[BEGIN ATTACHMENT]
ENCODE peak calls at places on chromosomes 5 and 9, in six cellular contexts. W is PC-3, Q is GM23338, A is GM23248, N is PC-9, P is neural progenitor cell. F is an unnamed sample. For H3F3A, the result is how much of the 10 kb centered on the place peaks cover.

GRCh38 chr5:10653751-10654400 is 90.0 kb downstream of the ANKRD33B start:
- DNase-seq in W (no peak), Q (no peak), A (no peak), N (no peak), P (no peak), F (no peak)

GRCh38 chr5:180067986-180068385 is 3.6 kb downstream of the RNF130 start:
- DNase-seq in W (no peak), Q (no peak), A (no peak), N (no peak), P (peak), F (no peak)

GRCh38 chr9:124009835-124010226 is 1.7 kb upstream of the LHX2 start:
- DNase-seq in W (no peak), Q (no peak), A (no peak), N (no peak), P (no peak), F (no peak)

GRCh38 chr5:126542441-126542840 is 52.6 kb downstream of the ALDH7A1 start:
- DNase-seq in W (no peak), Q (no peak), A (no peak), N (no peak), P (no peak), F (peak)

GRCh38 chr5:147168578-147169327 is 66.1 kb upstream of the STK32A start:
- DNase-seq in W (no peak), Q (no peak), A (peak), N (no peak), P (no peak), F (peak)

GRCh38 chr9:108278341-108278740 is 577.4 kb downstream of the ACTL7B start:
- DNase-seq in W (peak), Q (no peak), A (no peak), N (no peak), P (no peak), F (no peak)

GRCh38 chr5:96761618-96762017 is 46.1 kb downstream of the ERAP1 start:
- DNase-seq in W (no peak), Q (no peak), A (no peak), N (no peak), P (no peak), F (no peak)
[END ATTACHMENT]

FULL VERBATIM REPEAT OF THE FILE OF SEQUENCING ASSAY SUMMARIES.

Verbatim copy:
ENCODE peak calls at places on chromosomes 5 and 9, in six cellular contexts. W is PC-3, Q is GM23338, A is GM23248, N is PC-9, P is neural progenitor cell. F is an unnamed sample. For H3F3A, the result is how much of the 10 kb centered on the place peaks cover.

GRCh38 chr5:10653751-10654400 is 90.0 kb downstream of the ANKRD33B start:
- DNase-seq in W (no peak), Q (no peak), A (no peak), N (no peak), P (no peak), F (no peak)

GRCh38 chr5:180067986-180068385 is 3.6 kb downstream of the RNF130 start:
- DNase-seq in W (no peak), Q (no peak), A (no peak), N (no peak), P (peak), F (no peak)

GRCh38 chr9:124009835-124010226 is 1.7 kb upstream of the LHX2 start:
- DNase-seq in W (no peak), Q (no peak), A (no peak), N (no peak), P (no peak), F (no peak)

GRCh38 chr5:126542441-126542840 is 52.6 kb downstream of the ALDH7A1 start:
- DNase-seq in W (no peak), Q (no peak), A (no peak), N (no peak), P (no peak), F (peak)

GRCh38 chr5:147168578-147169327 is 66.1 kb upstream of the STK32A start:
- DNase-seq in W (no peak), Q (no peak), A (peak), N (no peak), P (no peak), F (peak)

GRCh38 chr9:108278341-108278740 is 577.4 kb downstream of the ACTL7B start:
- DNase-seq in W (peak), Q (no peak), A (no peak), N (no peak), P (no peak), F (no peak)

GRCh38 chr5:96761618-96762017 is 46.1 kb downstream of the ERAP1 start:
- DNase-seq in W (no peak), Q (no peak), A (no peak), N (no peak), P (no peak), F (no peak)